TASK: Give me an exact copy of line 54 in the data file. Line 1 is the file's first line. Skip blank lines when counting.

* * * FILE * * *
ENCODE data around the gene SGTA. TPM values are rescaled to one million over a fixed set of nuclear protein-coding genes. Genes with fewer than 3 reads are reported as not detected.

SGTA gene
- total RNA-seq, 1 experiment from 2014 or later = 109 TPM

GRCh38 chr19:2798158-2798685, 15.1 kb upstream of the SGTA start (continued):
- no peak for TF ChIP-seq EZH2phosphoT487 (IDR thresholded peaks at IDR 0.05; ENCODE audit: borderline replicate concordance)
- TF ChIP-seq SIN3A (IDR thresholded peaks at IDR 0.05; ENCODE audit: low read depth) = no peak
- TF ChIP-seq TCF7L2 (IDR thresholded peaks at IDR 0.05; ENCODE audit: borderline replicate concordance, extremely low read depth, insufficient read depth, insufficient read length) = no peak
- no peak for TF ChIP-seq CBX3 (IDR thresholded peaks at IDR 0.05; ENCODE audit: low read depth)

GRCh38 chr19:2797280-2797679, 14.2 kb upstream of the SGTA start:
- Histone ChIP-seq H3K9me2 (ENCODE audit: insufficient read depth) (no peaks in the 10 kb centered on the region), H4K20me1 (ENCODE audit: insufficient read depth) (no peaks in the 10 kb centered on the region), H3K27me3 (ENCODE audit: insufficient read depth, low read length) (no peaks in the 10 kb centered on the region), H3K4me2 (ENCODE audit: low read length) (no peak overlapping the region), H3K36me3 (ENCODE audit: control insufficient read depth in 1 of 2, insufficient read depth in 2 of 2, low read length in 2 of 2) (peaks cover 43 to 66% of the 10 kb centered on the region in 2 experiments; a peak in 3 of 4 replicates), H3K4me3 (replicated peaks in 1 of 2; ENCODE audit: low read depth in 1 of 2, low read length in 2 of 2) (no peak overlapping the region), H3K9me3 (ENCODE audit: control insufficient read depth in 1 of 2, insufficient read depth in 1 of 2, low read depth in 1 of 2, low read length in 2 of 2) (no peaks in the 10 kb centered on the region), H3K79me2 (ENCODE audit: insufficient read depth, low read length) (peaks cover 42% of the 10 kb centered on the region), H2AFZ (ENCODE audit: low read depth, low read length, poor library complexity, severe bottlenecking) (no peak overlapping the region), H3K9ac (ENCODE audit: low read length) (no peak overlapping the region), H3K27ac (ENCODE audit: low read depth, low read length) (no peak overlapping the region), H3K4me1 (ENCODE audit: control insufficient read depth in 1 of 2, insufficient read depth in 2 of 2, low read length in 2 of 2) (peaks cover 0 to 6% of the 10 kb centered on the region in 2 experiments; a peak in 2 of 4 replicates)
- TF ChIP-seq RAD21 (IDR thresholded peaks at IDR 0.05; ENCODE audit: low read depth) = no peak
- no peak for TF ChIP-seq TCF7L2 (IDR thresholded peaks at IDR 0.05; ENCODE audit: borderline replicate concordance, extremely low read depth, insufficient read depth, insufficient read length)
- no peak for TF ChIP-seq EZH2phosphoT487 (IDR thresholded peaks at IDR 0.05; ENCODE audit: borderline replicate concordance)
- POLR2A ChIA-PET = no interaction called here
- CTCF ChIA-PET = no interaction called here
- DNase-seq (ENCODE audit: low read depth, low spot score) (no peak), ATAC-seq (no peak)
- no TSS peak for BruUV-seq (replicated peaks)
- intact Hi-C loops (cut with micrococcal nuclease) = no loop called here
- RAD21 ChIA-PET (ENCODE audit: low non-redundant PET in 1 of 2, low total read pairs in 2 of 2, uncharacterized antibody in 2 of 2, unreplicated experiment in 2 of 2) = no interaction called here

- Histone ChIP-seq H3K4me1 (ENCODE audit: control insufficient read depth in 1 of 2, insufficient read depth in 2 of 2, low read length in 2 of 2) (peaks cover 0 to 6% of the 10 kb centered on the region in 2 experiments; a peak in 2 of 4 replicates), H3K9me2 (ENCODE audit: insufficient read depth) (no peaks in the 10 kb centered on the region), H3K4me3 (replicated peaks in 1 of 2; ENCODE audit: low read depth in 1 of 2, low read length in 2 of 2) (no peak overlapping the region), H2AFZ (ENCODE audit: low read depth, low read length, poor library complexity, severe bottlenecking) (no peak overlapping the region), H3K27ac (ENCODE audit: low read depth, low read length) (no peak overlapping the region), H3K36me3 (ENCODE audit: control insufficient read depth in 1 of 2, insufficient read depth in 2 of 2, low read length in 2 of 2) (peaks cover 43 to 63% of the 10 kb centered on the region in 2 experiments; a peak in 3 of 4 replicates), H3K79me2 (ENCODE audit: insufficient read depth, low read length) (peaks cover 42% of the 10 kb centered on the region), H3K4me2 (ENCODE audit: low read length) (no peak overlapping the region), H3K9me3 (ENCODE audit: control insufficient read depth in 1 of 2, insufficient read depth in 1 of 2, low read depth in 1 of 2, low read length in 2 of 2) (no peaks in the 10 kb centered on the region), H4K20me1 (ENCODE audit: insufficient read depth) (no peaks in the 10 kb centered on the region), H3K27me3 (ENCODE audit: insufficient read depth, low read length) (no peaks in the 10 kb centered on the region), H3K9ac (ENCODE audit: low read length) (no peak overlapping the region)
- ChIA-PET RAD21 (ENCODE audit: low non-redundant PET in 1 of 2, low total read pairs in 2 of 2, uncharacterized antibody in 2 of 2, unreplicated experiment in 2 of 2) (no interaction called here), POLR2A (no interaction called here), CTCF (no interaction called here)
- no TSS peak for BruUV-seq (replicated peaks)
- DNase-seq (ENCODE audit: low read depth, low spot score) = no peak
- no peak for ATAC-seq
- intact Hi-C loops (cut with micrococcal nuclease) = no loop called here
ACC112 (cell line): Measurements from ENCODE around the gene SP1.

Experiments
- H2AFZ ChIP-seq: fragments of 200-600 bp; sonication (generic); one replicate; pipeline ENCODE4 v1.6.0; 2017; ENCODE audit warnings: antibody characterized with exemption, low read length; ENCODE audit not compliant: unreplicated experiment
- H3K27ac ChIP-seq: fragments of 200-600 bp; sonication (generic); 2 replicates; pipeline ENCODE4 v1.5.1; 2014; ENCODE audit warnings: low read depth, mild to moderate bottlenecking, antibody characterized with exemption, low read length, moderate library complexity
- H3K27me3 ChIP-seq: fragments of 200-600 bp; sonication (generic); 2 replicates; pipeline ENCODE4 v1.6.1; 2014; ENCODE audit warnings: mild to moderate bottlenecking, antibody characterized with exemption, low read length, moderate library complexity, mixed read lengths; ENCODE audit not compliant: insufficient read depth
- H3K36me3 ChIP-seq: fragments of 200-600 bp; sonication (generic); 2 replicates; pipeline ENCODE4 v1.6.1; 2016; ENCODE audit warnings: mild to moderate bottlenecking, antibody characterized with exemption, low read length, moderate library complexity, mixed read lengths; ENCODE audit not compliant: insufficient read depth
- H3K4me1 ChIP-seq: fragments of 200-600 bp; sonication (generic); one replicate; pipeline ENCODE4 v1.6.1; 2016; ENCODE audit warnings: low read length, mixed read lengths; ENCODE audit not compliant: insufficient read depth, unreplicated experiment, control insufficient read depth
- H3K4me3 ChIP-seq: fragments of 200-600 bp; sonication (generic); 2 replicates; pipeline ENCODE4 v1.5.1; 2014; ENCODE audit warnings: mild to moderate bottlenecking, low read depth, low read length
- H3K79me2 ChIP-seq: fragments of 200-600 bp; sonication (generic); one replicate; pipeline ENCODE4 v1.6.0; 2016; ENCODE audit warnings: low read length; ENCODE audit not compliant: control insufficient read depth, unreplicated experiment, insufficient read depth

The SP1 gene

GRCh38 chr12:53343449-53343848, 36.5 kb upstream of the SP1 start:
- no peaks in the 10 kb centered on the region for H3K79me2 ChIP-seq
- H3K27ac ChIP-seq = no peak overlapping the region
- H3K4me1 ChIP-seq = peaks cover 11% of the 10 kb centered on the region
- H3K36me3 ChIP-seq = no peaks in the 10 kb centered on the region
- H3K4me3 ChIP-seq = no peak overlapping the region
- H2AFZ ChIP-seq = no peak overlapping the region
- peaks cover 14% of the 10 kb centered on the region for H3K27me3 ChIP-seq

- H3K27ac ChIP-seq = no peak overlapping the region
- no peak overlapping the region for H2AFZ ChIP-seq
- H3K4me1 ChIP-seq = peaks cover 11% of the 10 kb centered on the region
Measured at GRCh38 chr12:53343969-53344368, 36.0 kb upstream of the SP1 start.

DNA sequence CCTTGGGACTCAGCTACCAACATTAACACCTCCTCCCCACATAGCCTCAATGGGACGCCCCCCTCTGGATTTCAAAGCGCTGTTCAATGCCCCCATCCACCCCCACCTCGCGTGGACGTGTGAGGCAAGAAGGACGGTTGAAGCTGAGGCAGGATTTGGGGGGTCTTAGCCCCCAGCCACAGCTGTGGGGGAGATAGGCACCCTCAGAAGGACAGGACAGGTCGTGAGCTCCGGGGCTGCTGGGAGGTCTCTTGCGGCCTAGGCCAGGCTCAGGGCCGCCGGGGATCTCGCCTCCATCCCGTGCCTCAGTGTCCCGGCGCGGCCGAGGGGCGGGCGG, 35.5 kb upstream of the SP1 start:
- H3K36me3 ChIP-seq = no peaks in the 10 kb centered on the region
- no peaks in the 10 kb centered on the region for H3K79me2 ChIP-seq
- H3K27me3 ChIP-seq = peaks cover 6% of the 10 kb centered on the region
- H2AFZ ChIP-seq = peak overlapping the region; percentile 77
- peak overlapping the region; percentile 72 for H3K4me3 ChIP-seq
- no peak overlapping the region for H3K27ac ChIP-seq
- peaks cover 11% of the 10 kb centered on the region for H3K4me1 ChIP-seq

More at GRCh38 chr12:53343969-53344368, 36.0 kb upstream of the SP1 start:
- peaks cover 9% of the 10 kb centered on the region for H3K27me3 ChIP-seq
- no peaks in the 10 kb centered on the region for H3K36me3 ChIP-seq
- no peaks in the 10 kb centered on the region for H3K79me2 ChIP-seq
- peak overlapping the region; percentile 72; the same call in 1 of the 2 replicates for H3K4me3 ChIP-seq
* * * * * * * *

- no peak overlapping the region for H3K27ac ChIP-seq